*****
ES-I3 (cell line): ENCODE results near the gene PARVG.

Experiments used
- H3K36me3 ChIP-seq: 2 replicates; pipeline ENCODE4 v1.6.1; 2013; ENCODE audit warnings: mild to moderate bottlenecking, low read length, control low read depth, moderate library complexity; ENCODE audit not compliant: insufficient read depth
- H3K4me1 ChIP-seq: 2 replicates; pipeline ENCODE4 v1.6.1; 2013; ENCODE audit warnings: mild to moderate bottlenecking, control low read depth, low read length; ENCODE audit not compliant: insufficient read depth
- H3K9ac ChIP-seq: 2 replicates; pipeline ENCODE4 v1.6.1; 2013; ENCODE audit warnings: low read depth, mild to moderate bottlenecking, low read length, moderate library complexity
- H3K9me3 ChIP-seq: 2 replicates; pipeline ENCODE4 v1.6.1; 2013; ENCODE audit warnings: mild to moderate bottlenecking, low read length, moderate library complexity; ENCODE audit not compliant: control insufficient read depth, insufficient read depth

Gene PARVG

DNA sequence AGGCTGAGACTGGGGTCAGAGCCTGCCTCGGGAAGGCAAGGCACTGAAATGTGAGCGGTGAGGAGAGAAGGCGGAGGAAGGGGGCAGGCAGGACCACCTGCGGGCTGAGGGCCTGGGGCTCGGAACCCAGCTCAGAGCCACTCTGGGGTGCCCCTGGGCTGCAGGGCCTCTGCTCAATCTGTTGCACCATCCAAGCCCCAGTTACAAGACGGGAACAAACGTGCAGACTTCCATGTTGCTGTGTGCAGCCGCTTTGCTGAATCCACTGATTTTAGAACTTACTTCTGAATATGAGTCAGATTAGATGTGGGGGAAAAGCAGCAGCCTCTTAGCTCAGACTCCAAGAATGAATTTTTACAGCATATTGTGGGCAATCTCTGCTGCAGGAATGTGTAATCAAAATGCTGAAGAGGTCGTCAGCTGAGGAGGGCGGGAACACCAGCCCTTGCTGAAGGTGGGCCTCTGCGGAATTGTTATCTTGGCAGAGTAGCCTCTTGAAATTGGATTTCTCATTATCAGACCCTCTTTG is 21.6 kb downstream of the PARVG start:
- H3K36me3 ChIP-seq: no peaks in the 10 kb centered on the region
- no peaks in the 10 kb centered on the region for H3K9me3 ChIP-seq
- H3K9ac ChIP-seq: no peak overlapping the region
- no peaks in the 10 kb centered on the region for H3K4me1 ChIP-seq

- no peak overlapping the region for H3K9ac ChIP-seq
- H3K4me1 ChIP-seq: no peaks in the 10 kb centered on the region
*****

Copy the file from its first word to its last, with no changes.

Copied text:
ES-I3 (cell line): ENCODE results near the gene PARVG.

Experiments used
- H3K36me3 ChIP-seq: 2 replicates; pipeline ENCODE4 v1.6.1; 2013; ENCODE audit warnings: mild to moderate bottlenecking, low read length, control low read depth, moderate library complexity; ENCODE audit not compliant: insufficient read depth
- H3K4me1 ChIP-seq: 2 replicates; pipeline ENCODE4 v1.6.1; 2013; ENCODE audit warnings: mild to moderate bottlenecking, control low read depth, low read length; ENCODE audit not compliant: insufficient read depth
- H3K9ac ChIP-seq: 2 replicates; pipeline ENCODE4 v1.6.1; 2013; ENCODE audit warnings: low read depth, mild to moderate bottlenecking, low read length, moderate library complexity
- H3K9me3 ChIP-seq: 2 replicates; pipeline ENCODE4 v1.6.1; 2013; ENCODE audit warnings: mild to moderate bottlenecking, low read length, moderate library complexity; ENCODE audit not compliant: control insufficient read depth, insufficient read depth

Gene PARVG

DNA sequence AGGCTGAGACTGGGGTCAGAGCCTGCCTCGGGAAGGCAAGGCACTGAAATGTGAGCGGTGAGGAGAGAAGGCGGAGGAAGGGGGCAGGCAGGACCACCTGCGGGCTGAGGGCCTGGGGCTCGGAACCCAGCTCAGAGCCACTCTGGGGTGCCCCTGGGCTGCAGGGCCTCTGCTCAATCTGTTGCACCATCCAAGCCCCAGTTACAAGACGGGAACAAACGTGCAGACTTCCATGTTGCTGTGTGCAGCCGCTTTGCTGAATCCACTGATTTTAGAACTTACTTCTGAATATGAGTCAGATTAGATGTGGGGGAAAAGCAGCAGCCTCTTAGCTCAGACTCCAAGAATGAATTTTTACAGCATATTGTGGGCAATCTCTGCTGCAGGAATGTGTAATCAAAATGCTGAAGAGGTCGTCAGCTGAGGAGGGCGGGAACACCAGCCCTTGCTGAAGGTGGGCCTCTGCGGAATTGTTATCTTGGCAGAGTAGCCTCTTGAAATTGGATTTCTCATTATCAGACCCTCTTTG is 21.6 kb downstream of the PARVG start:
- H3K36me3 ChIP-seq: no peaks in the 10 kb centered on the region
- no peaks in the 10 kb centered on the region for H3K9me3 ChIP-seq
- H3K9ac ChIP-seq: no peak overlapping the region
- no peaks in the 10 kb centered on the region for H3K4me1 ChIP-seq

- no peak overlapping the region for H3K9ac ChIP-seq
- H3K4me1 ChIP-seq: no peaks in the 10 kb centered on the region